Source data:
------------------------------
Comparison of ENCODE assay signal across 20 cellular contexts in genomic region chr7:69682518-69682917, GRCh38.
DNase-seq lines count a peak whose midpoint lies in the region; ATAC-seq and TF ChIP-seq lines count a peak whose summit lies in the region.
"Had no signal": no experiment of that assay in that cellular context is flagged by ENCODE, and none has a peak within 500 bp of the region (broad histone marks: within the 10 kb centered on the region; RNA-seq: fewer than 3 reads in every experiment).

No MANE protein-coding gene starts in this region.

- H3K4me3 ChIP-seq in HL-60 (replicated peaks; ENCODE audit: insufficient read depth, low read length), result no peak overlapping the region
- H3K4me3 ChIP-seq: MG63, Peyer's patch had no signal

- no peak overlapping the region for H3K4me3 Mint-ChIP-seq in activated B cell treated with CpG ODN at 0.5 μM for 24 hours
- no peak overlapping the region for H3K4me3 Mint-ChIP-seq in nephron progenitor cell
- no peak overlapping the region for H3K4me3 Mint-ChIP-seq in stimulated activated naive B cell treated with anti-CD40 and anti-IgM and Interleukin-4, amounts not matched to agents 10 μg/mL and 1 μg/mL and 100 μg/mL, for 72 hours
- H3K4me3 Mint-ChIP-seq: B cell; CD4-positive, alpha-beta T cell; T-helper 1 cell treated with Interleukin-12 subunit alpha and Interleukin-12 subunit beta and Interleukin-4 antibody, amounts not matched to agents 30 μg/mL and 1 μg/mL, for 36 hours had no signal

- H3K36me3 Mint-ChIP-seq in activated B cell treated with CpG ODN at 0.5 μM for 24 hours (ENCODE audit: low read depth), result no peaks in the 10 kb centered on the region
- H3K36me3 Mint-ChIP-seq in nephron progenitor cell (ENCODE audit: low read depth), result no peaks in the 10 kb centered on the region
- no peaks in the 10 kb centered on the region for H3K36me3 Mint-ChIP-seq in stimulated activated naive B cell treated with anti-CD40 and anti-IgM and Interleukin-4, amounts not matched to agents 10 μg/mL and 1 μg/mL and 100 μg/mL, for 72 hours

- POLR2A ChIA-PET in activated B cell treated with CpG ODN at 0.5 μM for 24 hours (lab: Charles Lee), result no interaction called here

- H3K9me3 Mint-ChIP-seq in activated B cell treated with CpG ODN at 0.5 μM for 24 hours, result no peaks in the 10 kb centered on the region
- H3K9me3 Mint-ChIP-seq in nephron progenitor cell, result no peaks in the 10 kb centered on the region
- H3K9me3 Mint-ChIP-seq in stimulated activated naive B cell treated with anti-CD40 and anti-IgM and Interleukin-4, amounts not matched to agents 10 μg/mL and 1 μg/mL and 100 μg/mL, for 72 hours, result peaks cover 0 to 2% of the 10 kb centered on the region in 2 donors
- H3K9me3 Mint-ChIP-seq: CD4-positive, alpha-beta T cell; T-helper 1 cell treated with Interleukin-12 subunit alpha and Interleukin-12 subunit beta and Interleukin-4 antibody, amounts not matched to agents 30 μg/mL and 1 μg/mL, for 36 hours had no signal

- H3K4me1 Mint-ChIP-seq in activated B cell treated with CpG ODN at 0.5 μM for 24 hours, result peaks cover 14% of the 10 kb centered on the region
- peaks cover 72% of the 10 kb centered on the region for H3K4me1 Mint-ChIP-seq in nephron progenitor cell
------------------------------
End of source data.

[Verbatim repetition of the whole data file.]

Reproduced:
Comparison of ENCODE assay signal across 20 cellular contexts in genomic region chr7:69682518-69682917, GRCh38.
DNase-seq lines count a peak whose midpoint lies in the region; ATAC-seq and TF ChIP-seq lines count a peak whose summit lies in the region.
"Had no signal": no experiment of that assay in that cellular context is flagged by ENCODE, and none has a peak within 500 bp of the region (broad histone marks: within the 10 kb centered on the region; RNA-seq: fewer than 3 reads in every experiment).

No MANE protein-coding gene starts in this region.

- H3K4me3 ChIP-seq in HL-60 (replicated peaks; ENCODE audit: insufficient read depth, low read length), result no peak overlapping the region
- H3K4me3 ChIP-seq: MG63, Peyer's patch had no signal

- no peak overlapping the region for H3K4me3 Mint-ChIP-seq in activated B cell treated with CpG ODN at 0.5 μM for 24 hours
- no peak overlapping the region for H3K4me3 Mint-ChIP-seq in nephron progenitor cell
- no peak overlapping the region for H3K4me3 Mint-ChIP-seq in stimulated activated naive B cell treated with anti-CD40 and anti-IgM and Interleukin-4, amounts not matched to agents 10 μg/mL and 1 μg/mL and 100 μg/mL, for 72 hours
- H3K4me3 Mint-ChIP-seq: B cell; CD4-positive, alpha-beta T cell; T-helper 1 cell treated with Interleukin-12 subunit alpha and Interleukin-12 subunit beta and Interleukin-4 antibody, amounts not matched to agents 30 μg/mL and 1 μg/mL, for 36 hours had no signal

- H3K36me3 Mint-ChIP-seq in activated B cell treated with CpG ODN at 0.5 μM for 24 hours (ENCODE audit: low read depth), result no peaks in the 10 kb centered on the region
- H3K36me3 Mint-ChIP-seq in nephron progenitor cell (ENCODE audit: low read depth), result no peaks in the 10 kb centered on the region
- no peaks in the 10 kb centered on the region for H3K36me3 Mint-ChIP-seq in stimulated activated naive B cell treated with anti-CD40 and anti-IgM and Interleukin-4, amounts not matched to agents 10 μg/mL and 1 μg/mL and 100 μg/mL, for 72 hours

- POLR2A ChIA-PET in activated B cell treated with CpG ODN at 0.5 μM for 24 hours (lab: Charles Lee), result no interaction called here

- H3K9me3 Mint-ChIP-seq in activated B cell treated with CpG ODN at 0.5 μM for 24 hours, result no peaks in the 10 kb centered on the region
- H3K9me3 Mint-ChIP-seq in nephron progenitor cell, result no peaks in the 10 kb centered on the region
- H3K9me3 Mint-ChIP-seq in stimulated activated naive B cell treated with anti-CD40 and anti-IgM and Interleukin-4, amounts not matched to agents 10 μg/mL and 1 μg/mL and 100 μg/mL, for 72 hours, result peaks cover 0 to 2% of the 10 kb centered on the region in 2 donors
- H3K9me3 Mint-ChIP-seq: CD4-positive, alpha-beta T cell; T-helper 1 cell treated with Interleukin-12 subunit alpha and Interleukin-12 subunit beta and Interleukin-4 antibody, amounts not matched to agents 30 μg/mL and 1 μg/mL, for 36 hours had no signal

- H3K4me1 Mint-ChIP-seq in activated B cell treated with CpG ODN at 0.5 μM for 24 hours, result peaks cover 14% of the 10 kb centered on the region
- peaks cover 72% of the 10 kb centered on the region for H3K4me1 Mint-ChIP-seq in nephron progenitor cell